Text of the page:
Mzuzu Coffee Planters Co-operative Union, Malawi

Since 1999, Mzuzu Coffee Planters Co-operative Union believe that increased production of their award-winning coffee would improve their livelihood.

About Mzuzu Coffee Planters Co-operative Union

Growing coffee is now seen as a very good business to be in, and being a part of Fairtrade gives farmers a lot of comfort as they are guaranteed a certain price. There are a lot of new farmers who want to get into coffee because of this.

Bernard Kaunda

Operations Director

The co-operative worked hard to put in place the improvements needed to meet Fairtrade standards and was Fairtrade certified in 2009. Last year 150 tonnes of their crop of 450 tonnes of coffee were sold to Fairtrade buyers, bringing stable prices and additional premiums for community development.

But the farmers still face huge challenges in their fight for a better life. Climate change has wiped out nearly half of the 10 million coffee trees they have planted since 2003. Colder nights, hotter days and unpredictable rains combined with more pests and disease are affecting the union’s 3,500 smallholder members very badly, according to Bernard Kaunda. ‘We have not been able to quantify the loss to our members in terms of income, but it is tremendous when you consider how many coffee trees have died over the years. Instead of making a good income, the farmers are struggling to cope,’ he said.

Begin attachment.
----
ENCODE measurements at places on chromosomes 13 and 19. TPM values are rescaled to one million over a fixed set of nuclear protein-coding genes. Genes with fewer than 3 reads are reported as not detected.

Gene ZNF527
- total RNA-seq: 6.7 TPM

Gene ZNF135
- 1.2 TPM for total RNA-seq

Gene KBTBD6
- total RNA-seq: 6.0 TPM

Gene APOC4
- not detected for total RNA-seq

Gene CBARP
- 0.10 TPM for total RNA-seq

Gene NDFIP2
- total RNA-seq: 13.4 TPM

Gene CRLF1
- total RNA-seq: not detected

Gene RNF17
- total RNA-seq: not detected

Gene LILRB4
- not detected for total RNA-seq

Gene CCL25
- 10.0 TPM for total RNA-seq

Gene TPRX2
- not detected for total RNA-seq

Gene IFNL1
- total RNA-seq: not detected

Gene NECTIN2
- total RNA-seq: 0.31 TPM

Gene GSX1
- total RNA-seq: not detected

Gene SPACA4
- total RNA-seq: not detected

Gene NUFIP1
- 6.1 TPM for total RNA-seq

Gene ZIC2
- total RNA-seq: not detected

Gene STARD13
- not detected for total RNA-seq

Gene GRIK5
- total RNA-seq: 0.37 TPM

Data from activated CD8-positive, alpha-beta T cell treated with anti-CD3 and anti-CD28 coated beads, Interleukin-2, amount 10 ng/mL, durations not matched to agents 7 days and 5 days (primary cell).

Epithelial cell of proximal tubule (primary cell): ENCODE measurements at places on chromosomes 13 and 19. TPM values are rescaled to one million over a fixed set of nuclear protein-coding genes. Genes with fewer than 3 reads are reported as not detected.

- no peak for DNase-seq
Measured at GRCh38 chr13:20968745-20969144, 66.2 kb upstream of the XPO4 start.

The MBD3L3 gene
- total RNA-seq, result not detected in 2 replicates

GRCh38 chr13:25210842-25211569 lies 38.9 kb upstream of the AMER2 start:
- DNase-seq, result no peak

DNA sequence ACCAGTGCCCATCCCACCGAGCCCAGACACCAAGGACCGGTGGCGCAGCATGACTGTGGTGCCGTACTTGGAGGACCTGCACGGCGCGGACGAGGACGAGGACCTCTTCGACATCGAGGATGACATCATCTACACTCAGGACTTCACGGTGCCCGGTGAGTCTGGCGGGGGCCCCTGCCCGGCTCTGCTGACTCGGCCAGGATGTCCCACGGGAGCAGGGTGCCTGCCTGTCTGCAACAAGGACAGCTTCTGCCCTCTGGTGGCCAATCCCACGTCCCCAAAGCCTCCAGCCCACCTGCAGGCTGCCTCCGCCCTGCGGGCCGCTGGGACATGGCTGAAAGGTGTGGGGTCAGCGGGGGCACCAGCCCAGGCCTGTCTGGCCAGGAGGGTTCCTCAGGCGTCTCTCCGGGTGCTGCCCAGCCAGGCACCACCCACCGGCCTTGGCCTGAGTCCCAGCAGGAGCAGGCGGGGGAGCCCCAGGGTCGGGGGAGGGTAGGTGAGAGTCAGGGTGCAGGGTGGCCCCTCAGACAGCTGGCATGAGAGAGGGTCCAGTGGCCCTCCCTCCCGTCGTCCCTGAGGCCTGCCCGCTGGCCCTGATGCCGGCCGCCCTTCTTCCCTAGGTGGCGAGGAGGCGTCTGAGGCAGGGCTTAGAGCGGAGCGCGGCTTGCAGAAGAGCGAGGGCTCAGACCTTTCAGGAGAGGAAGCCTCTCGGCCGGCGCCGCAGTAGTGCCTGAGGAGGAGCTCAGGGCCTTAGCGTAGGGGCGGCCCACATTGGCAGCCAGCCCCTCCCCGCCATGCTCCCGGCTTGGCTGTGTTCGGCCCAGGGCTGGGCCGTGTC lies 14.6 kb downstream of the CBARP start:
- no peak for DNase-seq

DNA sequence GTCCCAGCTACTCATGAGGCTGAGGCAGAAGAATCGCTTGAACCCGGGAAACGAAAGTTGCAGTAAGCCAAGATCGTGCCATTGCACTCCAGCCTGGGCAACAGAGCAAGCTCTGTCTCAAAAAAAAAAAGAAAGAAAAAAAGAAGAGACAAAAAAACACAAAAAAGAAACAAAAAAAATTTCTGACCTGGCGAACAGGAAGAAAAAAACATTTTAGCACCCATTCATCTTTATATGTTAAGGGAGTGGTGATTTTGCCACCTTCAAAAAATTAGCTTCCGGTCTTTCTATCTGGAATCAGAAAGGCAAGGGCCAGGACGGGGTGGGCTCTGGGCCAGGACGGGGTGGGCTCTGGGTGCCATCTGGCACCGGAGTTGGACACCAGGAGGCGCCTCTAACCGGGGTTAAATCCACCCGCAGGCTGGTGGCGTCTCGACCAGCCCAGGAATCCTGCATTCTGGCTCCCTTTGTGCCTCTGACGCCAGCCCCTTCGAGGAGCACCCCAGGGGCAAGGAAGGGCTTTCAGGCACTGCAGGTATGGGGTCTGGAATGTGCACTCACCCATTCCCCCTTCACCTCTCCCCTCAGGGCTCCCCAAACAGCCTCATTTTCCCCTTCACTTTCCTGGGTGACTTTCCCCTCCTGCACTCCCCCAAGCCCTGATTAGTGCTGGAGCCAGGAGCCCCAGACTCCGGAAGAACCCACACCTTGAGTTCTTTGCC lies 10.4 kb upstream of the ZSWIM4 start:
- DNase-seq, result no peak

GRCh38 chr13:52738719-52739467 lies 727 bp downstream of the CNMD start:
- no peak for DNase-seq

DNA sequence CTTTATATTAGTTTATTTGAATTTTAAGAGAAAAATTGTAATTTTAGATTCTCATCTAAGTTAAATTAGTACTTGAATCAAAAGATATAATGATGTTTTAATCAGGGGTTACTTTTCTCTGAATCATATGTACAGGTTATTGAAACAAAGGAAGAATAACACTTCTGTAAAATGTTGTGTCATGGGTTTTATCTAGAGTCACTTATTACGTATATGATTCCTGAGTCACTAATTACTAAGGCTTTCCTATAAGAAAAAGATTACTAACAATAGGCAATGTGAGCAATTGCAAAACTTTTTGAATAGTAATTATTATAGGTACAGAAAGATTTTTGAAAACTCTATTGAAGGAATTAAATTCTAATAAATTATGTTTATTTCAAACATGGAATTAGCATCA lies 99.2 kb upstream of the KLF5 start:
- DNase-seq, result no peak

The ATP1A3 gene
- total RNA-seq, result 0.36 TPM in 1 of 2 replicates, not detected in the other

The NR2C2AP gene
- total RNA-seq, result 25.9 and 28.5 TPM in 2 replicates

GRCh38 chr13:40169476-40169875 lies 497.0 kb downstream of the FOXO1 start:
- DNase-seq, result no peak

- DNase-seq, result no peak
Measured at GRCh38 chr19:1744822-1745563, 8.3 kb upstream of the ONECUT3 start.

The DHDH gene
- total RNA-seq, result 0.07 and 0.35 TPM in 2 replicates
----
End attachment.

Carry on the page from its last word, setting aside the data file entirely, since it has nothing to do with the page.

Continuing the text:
Meeting Fairtrade Standards has supported the union in tackling the effects of climate change: farmers have planted shade trees to protect coffee bushes from the sun, terraced their fields to retain water and planted vetiver grass to combat soil erosion and conserve water.

Fairtrade Premiums

Fairtrade Premiums have been used to improve local infrastructure by building bridges and accommodation has been built to attract teachers to the area for the benefit of the wider community. The union now plans to improve coffee quality by building a processing facility and providing new coffee drying tables. But members live with the uncertainty that further increases in temperature in the mountainous Mzuzu region could undo all their hard work.



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